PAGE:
It’s not always easy to get excited about x.1 updates to software since they are usually just bug fixes, but Blackmagic actually added a ton of new features in DaVinci Resolve 18.1.
Among them is something that professional colorist Darren Mostyn found incredibly interesting – a new quick sky replacement tool. He created a step-by-step guide on how to use it and what not to do. It doesn’t even require getting into the more technical Fusion controls either.
This is a helpful tool to have in your back pocket since no matter how well you plan you can’t always control how interesting the sky is going to look on any particular day.
The usual method is to key out the sky, find some stock footage, and then just superimpose the image on the background.
He shows off how that looks and then shows off a sky replacement that was created entirely within Resolve using the new tool and I must admit that it looks quite good.
In the new OpenFX list there is a specific Sky Replacement tool now and that is what we are working with today.
You can work with it on the Color page and can either drag and drop it onto a node or use an Effects node for a little more control.
Using a single node with the effect simply dropped on you’ll need to tell it what part of the scene is the sky. You can go about this a number of ways.
The first option is to use a mask, like the magic mask to do a quick key and then some tweaking.
Then just increasing the opacity on the sky replacement tool you should see the new sky start to take form. You can also blend that with the original for a more natural look.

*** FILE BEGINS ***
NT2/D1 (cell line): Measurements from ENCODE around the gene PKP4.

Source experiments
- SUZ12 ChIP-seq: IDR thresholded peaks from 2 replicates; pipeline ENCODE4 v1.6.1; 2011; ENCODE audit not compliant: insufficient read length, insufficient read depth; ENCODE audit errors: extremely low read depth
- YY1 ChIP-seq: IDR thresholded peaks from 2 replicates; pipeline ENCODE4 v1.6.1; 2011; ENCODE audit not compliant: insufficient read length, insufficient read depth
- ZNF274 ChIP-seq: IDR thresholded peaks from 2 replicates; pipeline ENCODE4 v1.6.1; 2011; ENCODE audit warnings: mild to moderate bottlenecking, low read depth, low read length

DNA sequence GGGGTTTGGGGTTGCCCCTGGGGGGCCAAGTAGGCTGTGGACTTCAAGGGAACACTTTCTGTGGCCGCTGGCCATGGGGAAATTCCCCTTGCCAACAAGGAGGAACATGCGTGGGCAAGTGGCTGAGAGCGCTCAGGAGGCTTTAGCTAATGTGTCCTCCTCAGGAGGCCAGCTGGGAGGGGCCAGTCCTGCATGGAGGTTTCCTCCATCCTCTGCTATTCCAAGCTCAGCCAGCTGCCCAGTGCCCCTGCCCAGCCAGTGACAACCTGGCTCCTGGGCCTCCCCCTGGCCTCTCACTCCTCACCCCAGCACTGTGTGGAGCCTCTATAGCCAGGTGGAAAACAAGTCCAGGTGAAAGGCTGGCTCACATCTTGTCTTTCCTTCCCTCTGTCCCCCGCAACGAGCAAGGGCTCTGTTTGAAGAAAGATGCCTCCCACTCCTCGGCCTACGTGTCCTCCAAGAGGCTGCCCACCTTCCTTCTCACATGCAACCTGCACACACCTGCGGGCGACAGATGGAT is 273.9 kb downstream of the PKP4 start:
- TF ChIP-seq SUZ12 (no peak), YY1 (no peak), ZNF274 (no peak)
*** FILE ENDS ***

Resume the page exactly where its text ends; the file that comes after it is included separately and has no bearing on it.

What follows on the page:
With an FX Node added to the chain, you have a few more tools. With them properly connected you can use a qualifier tool on the original node to key out the sky. You can then feed this key directly into your FX node.
In the sky replacement tool, you have a ton of options. First, you’ll want to refine the mask as you need. The cleaner the mask the better the results. Bring up the sky opacity to get a look at the sky. You can change color and softness with ease.
There is a second set of options for the clouds. Resolve will in fact generate clouds for your background here. Turn up the cloud opacity to reveal them. You can change scale, shape, tilt, detail, and more. You can really dial this in and animate it over time.
Compared to stock footage you can get the image exactly as you want for the foreground. Even if the shot has movement there is a built-in tracking tool to match the motion. It’ll track or use keyframes to get the movement looking right.
That is a shockingly powerful tool that they added and should be fun to play around with.
What do you think about Resolve’s new Sky Replacement effect?
[source: Darren Mostyn]
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